These deer resistant perennial flowers are not foolproof but they’re the best options we have.
I think we should get the bad news out of the way first when it comes to deer resistant perennial flowers.
And that is a hungry deer will eat anything. (So would you if you were hungry enough) The so-so news is that what works in my area and the deer won’t eat turns out to be the most favourite food in your area. Silly deer are no more consistent than people are.
The good news, however, is that we can sort through all the lists and articles, from one end of the continent to the other, to pick the plants that are commonly not eaten by deer. In other words, the plants on these two lists are your best bets. But (see above) a hungry deer will eat them too.
Let us assume the average perennial flower is going to bloom for three weeks (some a little higher, some a little lower) so anything that exceeds this by a goodly margin is eligible to make this list.
Here’s The List Of Long Blooming Perennials
Achillea is a long blooming plant for full hot sun.
Agastache or licorice plant is one of the better longer blooming Agastache.
Anthemis tinctoria is a long blooming daisy that will self-sow with abandon.
Asters: there are a few fall-blooming asters such as ‘Monch’ and ‘Wonder of Staffa’ that are extremely long blooming. Check out the newer varieties.
Campanula a decent long bloomer three years out of four.
Centaurea montana was a reliable plant for me but self-seeded everywhere. Cut it back by half right after blooming and you’ll get a second bloom in the fall.
Centranthus is easy and a little known but decent blooming plant.
Chrysanthemum. Everybody knows Shasta daisies and Fall mums. Deadhead the Shasta daisies for longer blooming.
Coreopsis. All bloom for extended times but the lanceolata and grandiflora types benefit from deadheading to get repeat blooms. Deadheading is not necessary with verticillata and rosea hybrids to make them into long blooming perennials.
Corydalis lutea is my favorite long blooming perennial and simply the longest blooming plant in my garden.
Dianthus can be a long blooming perennial if you pick new hybrids. Dianthus gratianopolitanus and D. deltoides are two of the best.
Dicentra Formosa and D. exemia hybrids are long-lived for shade. Short bleeding hearts are superb while the taller ones are short bloomers. ‘Luxuriant’ has been my shade garden stalwart.
Echinacea are the current darlings of the plant breeding world and it is true the blooms last a long time and each individual flower lasts a long time. Good for mid-summer blooms and so far they all seem to be about the same length of time in my garden.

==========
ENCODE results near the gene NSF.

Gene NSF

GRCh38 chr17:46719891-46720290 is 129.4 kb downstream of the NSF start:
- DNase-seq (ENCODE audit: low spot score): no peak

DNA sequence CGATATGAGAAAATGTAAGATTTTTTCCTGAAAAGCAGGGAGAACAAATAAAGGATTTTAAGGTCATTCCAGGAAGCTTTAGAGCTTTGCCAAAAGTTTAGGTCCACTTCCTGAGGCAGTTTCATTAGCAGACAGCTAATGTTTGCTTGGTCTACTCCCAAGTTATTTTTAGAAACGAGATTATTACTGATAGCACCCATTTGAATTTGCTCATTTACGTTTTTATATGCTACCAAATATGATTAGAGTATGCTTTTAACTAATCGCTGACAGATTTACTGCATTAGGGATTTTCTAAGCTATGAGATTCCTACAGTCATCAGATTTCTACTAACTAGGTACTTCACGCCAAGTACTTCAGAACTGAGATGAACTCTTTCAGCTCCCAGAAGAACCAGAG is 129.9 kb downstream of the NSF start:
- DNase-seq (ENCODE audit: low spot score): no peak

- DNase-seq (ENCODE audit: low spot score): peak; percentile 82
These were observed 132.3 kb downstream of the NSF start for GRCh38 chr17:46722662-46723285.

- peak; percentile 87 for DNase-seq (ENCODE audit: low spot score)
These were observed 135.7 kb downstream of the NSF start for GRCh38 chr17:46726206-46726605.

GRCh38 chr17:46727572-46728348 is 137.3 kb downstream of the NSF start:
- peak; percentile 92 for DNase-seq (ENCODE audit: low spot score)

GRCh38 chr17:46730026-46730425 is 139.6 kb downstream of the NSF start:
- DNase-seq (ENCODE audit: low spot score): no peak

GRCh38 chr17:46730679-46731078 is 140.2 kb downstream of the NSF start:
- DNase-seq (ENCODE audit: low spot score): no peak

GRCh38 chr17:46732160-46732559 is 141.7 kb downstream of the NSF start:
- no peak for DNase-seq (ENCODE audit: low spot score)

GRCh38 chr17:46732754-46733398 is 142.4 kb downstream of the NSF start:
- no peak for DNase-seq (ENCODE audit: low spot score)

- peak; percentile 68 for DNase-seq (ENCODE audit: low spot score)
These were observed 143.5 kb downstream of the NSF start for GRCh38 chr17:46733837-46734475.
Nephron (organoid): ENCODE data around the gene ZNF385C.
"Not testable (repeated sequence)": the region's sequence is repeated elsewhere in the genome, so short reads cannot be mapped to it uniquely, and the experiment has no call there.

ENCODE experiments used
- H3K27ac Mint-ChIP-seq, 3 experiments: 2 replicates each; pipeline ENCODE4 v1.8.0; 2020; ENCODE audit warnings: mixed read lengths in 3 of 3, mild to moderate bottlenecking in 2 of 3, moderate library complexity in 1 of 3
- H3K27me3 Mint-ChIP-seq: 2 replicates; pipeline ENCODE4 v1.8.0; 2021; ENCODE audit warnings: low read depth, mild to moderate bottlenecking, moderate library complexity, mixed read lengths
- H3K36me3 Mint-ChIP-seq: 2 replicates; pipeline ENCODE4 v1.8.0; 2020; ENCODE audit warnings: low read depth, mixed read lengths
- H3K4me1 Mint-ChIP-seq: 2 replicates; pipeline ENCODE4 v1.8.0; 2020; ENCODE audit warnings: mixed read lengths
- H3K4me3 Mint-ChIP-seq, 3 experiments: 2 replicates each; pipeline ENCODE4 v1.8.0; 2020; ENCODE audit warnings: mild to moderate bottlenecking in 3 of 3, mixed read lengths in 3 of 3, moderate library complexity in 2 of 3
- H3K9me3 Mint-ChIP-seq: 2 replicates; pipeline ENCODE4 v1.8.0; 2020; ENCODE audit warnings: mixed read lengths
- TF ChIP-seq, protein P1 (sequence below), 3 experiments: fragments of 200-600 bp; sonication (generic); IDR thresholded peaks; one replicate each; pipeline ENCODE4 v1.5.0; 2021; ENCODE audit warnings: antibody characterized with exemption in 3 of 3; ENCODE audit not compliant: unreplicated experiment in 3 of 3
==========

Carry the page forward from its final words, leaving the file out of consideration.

Gaillardia are long bloomers but tend to be short-lived. Will self-sow but what a bloom they give.
Gaura plants are tremendous long-blooming perennials and with its airy butterfly-like flowers, it is a garden ornament worthy of the best designers. Grow it.
Geranium ‘Rozanne’ is a season-long blooming geranium and the others are so-so long season bloomers. Check your local garden center for newer long-blooming introductions.
Hellebore or Christmas Rose are one of my favorite long-blooming perennials — and wonderful in the shade garden.
Hemerocallis or daylilies ‘Stella D’ Oro’ is the first of this repeat bloomers in daylilies but there are now better ones on the market.
Heucherella — this cross between Heuchera and Tiarella has produced some very long blooming plants with dainty flowers. Not for heavy competition in the main flower border against phlox and daylily but lovely in containers or small dainty gardens.
Hibiscus moscheutos or perennial hibiscus is a very long blooming fall plant and the modern hybrids are simply stunning. I have three and I lust for more.
Kalimeris pinnatitida “Hortensis” or Japanese Asters produce a profusion of small flowers or a very long period of time.
Kniphofia can be long bloomers if you can grow them. The used to be very short green plants in my old garden. Haven’t gotten around to killing any in the new one yet.
Lavender is a classic long blooming plant for growing anywhere in the full sun.
Liatris, is Gayfeather or Blazing Star and is a good long bloomer and unusual flower heads.
Linum perenne or perennial flax is disappearing from garden centers because the larger nurseries have a hard time growing it. It produces literally hundreds of blue flowers every day almost all summer from early July onwards. Grow it yourself from seed — direct sow it in the garden — it is easy.
Lysimachia clethroides or gooseneck flower. This blooms for a very long time but then again, after a few years of growing it you’ll have a tremendous number of this very aggressive thug in your garden.
Malva sylvestris or ornamental mallow blooms for a long time but is very weedy.
Nepeta or Ornamental Catnip is a good plant if you get the newer hybrids. The old species plants are not as long blooming.
Perovskia or Russian Sage gives a good blue mist to the garden in late summer and early fall and is a good plant in full sun gardens with great drainage.